Small, portable, expensive and hard to trace. A young police officer in Samoa must have been thinking the same things most that most iPod thieves think when he devised a plan to get his hands on Apple’s portable music player.
And evidently that “gotta-have-it” impulse was strong enough not only to push him to cross the line between law enforcer and law breaker – but to plan a break-in to get the iPod from the office of the head of state.
23-year-old police officer Aumua Marcus Hunt first pleaded not guilty to one charge of theft, but then copped to stealing the iPod from the government office.
The break-in happened last July when Hunt forced his way into the office to get his hands on an iPod that belongs to principal research officer, Naomi Fuamatu. Both he and another officer were charged with breaking into the office while on duty. In addition to the iPod, a laptop and a DVD player were also reported missing.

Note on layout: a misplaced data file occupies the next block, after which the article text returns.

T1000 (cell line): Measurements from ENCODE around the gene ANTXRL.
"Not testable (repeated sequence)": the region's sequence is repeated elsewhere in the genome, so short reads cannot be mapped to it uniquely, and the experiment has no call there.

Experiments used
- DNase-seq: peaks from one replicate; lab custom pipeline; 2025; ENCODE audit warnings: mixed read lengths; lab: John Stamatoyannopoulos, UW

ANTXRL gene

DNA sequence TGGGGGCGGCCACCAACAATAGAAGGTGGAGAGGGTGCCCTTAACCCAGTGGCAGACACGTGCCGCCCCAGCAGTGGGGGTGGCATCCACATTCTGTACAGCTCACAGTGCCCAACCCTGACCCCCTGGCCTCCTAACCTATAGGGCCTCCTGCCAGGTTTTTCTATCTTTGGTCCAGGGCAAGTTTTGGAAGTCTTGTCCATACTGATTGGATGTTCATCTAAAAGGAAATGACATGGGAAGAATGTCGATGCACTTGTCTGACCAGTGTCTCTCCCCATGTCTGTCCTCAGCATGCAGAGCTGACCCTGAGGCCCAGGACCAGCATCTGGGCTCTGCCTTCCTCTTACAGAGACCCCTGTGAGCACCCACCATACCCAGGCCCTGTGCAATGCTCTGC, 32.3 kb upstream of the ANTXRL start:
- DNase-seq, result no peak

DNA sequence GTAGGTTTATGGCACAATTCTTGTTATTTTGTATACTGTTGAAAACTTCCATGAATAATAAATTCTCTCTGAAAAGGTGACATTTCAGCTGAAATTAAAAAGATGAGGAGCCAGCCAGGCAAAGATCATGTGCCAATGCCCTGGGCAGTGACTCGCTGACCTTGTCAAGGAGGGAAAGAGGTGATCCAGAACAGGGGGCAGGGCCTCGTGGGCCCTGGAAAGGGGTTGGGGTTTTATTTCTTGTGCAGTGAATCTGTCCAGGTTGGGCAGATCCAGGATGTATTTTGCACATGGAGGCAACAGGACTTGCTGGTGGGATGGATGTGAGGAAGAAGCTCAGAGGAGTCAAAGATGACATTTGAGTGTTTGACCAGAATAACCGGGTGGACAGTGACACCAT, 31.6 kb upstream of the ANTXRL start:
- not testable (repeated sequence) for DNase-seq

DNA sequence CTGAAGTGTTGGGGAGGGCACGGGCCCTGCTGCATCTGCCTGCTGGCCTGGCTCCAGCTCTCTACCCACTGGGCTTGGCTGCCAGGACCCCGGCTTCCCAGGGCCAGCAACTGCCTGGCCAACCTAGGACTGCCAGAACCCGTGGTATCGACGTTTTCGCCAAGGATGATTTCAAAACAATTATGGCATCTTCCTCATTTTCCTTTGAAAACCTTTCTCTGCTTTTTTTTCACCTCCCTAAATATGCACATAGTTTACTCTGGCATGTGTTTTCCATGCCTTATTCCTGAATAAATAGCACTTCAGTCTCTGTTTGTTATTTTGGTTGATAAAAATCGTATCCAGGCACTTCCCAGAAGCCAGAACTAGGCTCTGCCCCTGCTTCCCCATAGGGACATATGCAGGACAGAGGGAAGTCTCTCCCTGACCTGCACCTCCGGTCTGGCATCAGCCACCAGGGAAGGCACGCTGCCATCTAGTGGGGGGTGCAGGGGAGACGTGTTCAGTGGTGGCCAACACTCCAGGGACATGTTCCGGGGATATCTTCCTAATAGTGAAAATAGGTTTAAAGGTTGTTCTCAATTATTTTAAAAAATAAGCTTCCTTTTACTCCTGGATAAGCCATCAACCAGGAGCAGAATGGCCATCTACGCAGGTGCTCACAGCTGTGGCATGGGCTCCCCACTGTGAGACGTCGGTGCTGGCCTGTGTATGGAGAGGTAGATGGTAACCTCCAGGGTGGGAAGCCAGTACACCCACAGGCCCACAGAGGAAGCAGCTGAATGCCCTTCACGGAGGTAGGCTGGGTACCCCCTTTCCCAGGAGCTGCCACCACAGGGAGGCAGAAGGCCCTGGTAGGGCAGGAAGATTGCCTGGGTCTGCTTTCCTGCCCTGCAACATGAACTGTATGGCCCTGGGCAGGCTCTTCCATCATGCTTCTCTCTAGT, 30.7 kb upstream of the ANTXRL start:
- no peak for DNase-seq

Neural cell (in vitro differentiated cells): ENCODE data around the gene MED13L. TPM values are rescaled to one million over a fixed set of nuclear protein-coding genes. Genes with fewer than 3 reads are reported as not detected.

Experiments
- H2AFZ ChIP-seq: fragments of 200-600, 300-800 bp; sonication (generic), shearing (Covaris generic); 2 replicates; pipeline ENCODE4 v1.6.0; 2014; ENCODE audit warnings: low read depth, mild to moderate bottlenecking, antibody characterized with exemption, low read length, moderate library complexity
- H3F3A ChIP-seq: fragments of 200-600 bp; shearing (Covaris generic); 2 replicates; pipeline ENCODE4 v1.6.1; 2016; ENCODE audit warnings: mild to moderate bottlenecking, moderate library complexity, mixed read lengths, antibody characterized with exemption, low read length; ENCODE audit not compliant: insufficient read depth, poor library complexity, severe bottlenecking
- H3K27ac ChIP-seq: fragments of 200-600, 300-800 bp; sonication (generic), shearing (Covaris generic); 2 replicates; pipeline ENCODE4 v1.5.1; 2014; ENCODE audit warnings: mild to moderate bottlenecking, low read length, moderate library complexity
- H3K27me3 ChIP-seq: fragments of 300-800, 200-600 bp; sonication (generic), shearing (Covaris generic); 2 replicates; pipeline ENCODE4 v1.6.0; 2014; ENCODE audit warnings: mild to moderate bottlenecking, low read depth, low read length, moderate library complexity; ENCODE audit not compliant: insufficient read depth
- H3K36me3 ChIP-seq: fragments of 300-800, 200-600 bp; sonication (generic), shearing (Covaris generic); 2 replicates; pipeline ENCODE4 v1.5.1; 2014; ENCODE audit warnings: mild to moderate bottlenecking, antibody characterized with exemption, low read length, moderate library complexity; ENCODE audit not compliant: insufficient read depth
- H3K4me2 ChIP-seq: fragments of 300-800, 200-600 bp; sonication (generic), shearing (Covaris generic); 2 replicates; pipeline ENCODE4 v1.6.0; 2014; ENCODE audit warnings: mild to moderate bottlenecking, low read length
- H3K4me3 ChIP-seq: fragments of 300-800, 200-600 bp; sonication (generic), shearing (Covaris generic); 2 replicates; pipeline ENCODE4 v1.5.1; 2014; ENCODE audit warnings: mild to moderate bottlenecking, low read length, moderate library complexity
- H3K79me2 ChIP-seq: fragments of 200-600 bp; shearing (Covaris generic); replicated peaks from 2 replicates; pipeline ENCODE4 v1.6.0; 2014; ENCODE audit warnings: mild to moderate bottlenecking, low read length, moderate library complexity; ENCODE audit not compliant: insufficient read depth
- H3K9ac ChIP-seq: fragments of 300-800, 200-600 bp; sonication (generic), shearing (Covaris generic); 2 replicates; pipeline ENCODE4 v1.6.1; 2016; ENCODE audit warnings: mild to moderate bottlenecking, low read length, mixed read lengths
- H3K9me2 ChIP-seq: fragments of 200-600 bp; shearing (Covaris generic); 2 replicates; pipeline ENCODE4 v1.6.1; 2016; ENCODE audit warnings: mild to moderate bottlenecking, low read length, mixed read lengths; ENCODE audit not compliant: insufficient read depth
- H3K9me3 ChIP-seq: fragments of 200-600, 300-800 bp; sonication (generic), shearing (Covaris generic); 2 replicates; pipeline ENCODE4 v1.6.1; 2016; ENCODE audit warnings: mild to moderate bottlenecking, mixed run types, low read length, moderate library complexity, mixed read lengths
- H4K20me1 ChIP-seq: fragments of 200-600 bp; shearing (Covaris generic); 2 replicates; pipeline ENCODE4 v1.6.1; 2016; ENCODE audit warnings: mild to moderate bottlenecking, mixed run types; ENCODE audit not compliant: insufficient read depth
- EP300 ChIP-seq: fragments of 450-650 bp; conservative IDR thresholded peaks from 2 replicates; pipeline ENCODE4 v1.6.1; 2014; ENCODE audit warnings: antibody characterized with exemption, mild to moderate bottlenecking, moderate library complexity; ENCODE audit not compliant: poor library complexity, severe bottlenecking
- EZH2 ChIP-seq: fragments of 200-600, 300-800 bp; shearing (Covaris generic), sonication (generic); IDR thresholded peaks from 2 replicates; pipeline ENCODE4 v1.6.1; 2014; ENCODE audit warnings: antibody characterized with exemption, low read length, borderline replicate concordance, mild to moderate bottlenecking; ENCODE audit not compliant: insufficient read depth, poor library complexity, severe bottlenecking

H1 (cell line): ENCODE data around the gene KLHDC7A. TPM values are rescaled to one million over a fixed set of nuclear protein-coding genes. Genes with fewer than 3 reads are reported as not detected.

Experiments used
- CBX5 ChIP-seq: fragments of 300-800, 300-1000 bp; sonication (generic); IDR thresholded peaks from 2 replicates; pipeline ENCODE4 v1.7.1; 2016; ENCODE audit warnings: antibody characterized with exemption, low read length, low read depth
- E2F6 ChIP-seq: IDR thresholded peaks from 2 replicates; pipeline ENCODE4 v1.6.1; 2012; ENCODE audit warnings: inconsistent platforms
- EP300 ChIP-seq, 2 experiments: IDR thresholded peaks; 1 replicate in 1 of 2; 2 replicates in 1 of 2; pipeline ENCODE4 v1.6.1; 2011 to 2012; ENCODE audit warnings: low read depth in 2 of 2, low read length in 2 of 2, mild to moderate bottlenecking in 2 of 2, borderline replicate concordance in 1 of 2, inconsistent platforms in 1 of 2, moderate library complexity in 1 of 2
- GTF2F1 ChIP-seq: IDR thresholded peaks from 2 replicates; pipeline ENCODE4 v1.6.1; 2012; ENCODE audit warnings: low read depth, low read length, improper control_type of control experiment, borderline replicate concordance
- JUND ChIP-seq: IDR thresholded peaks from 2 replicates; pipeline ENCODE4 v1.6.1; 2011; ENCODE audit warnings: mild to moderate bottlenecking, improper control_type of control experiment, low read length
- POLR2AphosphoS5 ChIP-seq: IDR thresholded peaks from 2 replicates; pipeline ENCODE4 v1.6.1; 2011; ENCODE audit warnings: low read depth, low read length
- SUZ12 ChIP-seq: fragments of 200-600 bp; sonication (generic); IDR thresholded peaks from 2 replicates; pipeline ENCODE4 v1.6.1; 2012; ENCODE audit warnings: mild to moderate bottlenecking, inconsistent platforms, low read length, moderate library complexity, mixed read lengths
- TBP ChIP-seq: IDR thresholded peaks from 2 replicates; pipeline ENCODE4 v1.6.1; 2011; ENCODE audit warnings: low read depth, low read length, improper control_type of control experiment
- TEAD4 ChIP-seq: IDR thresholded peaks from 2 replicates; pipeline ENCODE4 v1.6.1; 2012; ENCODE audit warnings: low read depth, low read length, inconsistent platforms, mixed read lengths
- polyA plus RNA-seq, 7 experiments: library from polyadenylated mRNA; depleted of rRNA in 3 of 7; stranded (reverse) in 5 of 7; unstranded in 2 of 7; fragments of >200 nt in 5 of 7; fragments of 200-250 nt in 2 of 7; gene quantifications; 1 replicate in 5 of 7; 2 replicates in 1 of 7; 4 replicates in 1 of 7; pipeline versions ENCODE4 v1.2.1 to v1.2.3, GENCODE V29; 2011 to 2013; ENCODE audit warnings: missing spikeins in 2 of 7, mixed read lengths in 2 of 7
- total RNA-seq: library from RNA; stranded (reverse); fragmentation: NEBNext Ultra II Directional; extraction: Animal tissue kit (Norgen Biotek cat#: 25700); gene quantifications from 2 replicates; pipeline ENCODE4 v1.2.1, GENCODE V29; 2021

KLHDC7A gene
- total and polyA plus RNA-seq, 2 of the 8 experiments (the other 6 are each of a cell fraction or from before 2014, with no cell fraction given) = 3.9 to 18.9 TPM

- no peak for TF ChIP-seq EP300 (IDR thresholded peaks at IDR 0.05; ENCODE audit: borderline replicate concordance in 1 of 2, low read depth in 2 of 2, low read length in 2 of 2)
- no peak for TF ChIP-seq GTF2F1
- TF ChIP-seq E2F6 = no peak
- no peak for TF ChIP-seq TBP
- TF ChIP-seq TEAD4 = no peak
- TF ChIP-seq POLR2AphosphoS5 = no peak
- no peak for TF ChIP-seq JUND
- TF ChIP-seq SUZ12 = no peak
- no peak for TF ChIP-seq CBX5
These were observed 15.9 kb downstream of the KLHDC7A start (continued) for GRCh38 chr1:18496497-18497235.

Hunt will be sentenced later this month, when District Court Judge Matafeo George Latu evaluates the evidence he ordered from the prosecution about the victim impact of the iPod theft and a probation report.
As part of his bail conditions, the disgraced police officer must also sign in at the police station once a week.
Perhaps Hunt could have said he was part of an awareness campaign – like the one in the UK where police officers dressed up as thieves to remind homeowners to put away their valuable gadgets, especially ones like iPods.
Sources: Samoa News, Samoa Observer